Some books, you pursue all your life. Some other ones. pursue you all your life.
A French teacher once told us forthrightly: “ I know you like Maupassant…He’s a witty, funny, concise narrator that had a flamboyant lifestyle and a tragically premature demise due to syphilis. But avoid Contes Fantastiques because you might never be able to calmly fall asleep again.” She warned us to never read Le Horla with a camouflaged whisper, as if she were fearful of the tale. Not inclined to have any surprises in our reading material, we dutifully followed her advice.
A few years ago, our daughter Noël Marie attended an Italian language course in Venezia during the summertime; when she came back to Miami, she proudly showed us the presents she bought. –“Dad, I went to an open-air bookstore in La Giudecca on a Saturday and found these for you.” She ceremoniously pulled out three vintage-looking bound collections of stories, a city map, and an innocuously looking soft cover white booklet. What was it? Contes Fantastiques… It found us.
Guy de Maupassant was born on August 5, 1850 in the Chateau de Miromesmil, Normandy, into a bourgeois family of freethinkers; his parents divorced when he was 11 years old and he briefly attended a Catholic school until he purposefully provoked his expulsion from it. He went to a lycée in Le Havre and in the fall of 1869, he started to study Law in Paris; the following year he volunteered as an infantryman in the Franco-Prussian war of 1871, which resulted in a humiliating defeat for France. He was demobilized in 1871 and returned to Paris to finish his Law studies. His father helped him get a commission first in the Ministry of Marine and then of Public Instruction. Laure, his mother, was friendly with Alfred LePoittevin, a close friend of Gustave Flaubert; she asked the latter to “keep an eye” on the young man and help him in his budding literary career. Introducing him to other writers, Flaubert said: “He’s my disciple and I consider him like a son,”
Maupassant enjoyed swimming and boating in the Seine with his coterie friends on weekends; oftentimes they invited des “filles gaies” to accompany them along their excursions. Once he became rich with his publications, he bought several boats and even resided in one of them. Like his brother, he discovered that he had syphilis at an early age but refused any kind of treatment. In 1880 he contributed his short story Boule de Suif to a compilation of six stories about the Franco-German war that Emile Zola was preparing; it was the best one and became an instant hit with the public. It narrates the vicissitudes of a prostitute in a stagecoach that gets raped by a German officer without being helped by any of her previously obsequious voyage companions. It depicts the hypocrisy of society at large and its somber tone would mark all his later works. A fierce naturalist.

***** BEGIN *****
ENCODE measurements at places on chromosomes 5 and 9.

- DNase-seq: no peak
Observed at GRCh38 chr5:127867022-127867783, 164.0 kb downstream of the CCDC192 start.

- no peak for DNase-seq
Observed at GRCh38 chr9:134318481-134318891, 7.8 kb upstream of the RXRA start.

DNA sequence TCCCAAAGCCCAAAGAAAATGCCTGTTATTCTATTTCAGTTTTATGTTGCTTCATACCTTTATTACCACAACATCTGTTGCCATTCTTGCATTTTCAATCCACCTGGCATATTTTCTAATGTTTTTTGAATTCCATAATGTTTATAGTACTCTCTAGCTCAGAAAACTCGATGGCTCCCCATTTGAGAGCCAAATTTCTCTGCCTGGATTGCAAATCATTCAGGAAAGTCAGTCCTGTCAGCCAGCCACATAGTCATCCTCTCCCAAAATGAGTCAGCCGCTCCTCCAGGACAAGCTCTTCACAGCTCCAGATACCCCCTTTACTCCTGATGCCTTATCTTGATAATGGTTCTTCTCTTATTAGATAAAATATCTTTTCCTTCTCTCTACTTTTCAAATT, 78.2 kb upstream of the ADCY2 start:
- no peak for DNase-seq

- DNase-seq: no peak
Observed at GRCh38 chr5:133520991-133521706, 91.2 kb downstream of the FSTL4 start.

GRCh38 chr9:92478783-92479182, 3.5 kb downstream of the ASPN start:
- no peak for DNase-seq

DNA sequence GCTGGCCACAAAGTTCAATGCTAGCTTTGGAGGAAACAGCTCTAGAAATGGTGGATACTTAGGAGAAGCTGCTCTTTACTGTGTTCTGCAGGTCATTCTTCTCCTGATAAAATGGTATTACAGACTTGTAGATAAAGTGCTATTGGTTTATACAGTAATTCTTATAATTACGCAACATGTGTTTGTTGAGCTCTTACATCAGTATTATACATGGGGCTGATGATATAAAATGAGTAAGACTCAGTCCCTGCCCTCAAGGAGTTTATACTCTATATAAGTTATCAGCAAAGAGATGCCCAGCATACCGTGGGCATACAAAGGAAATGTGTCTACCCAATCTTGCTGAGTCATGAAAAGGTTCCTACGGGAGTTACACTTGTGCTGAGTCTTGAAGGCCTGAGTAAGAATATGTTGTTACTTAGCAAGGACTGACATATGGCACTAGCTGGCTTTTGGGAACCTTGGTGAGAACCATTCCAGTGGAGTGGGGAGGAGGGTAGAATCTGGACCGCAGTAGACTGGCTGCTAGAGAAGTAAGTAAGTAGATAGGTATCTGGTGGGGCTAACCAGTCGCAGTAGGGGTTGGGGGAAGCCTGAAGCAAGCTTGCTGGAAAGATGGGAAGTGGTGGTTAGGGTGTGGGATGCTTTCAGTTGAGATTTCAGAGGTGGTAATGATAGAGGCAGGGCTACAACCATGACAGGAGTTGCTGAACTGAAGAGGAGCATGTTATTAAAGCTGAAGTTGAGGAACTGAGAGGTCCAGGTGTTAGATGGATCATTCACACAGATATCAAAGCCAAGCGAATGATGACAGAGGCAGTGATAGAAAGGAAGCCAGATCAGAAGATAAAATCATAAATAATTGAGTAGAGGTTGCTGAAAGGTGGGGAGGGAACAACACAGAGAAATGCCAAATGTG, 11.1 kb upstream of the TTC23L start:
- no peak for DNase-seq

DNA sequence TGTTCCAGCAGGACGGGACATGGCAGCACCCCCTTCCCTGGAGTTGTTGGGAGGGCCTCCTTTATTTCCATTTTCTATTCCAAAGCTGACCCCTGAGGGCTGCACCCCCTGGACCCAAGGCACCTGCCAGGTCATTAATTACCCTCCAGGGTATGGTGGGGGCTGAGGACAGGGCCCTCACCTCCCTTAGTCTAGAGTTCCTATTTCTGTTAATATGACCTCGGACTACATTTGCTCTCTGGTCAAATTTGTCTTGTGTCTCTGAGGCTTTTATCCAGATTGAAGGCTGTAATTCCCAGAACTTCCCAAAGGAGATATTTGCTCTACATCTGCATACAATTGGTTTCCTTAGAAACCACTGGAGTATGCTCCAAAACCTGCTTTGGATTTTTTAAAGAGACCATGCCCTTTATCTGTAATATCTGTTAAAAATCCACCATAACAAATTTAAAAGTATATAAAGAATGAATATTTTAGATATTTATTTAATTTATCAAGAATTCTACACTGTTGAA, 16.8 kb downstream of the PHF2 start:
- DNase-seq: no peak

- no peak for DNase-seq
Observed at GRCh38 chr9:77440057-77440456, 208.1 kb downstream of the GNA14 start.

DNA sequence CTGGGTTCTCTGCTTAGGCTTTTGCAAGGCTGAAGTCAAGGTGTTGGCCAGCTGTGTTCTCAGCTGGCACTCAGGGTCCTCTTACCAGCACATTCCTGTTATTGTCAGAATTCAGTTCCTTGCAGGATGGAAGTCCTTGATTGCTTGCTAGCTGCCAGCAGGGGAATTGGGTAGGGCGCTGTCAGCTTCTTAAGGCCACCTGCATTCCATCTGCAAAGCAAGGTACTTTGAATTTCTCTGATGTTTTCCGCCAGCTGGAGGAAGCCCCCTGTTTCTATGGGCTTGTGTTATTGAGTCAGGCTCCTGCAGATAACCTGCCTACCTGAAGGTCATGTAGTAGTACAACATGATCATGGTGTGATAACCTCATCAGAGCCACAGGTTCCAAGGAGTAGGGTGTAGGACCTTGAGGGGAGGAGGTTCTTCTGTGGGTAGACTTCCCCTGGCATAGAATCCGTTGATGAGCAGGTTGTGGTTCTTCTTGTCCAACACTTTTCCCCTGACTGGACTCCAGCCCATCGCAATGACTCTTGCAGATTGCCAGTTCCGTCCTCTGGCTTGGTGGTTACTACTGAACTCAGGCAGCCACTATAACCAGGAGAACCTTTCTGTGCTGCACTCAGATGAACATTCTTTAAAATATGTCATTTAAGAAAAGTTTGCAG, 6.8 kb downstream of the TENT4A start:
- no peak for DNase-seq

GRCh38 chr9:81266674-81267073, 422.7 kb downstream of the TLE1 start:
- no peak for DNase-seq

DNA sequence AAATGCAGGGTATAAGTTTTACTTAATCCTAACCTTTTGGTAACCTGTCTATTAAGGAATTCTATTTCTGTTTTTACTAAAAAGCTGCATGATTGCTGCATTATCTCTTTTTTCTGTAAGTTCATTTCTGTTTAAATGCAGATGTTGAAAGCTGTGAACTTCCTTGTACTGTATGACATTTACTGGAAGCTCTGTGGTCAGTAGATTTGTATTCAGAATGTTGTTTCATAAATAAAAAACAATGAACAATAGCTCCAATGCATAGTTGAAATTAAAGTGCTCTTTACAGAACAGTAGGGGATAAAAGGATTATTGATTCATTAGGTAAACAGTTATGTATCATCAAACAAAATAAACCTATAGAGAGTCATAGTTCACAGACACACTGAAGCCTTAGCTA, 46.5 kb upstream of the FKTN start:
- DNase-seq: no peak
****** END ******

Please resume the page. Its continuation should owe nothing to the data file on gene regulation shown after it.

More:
As his brain was suffering the ravages of Neurosyphilis, he wrote his scariest stories with a clear mind, dismissing the naysayers’ critique that he had been possessed by maddening hallucinations. Le Horla was written in 1887, a few months before he turned psychotic and admitted to an asylum. In a gripping emotional crescendo, it tells the story of a young bourgeois that, after spontaneously waving at a Brazilian four-mast boat, has the certitude that an invisible entity jumped off the ship and took residence in his home. Horla is a composite of “hors” which means “outside of”, and “la”, which means “there.” He maniacally feels its presence in all the little details of his home.
The central character believed that this “uninvited” visitor was only the advance scout of a larger army of similar beings that were waiting for the right moment to take over our planet. He noticed that one glass of water that he had left full one night, was inexplicable empty the following day. He believed that the mysterious invaders liked to drink water and milk when he was distracted. He had nightmares and when he woke up, he felt observed or that somebody was kneeling on his body.
How many times did we have the fleeting sensation that there was a goblin at home? We can’t find our keys-chain, even though we swear that we had put it on the table the night before… We chastise whomever lives with us for drinking our beer, even though they said they didn’t …. We can’t find the 20 bucks we had in our pocket, even though our hubbies swear they didn’t search our pants… And worse of all, for those like us that like to bring a glass of water to the nightstand, we have the impression that someone might have drunk some of it during our sleep. Never happened to you?
A last-minute development: that copy of Contes Fantastiques is nowhere to be found now. Is it lurking in a darkened corner of our flat ready to jump on us when we are at our very weakest?
What do you think? Please tell us.
Don’t leave me alone.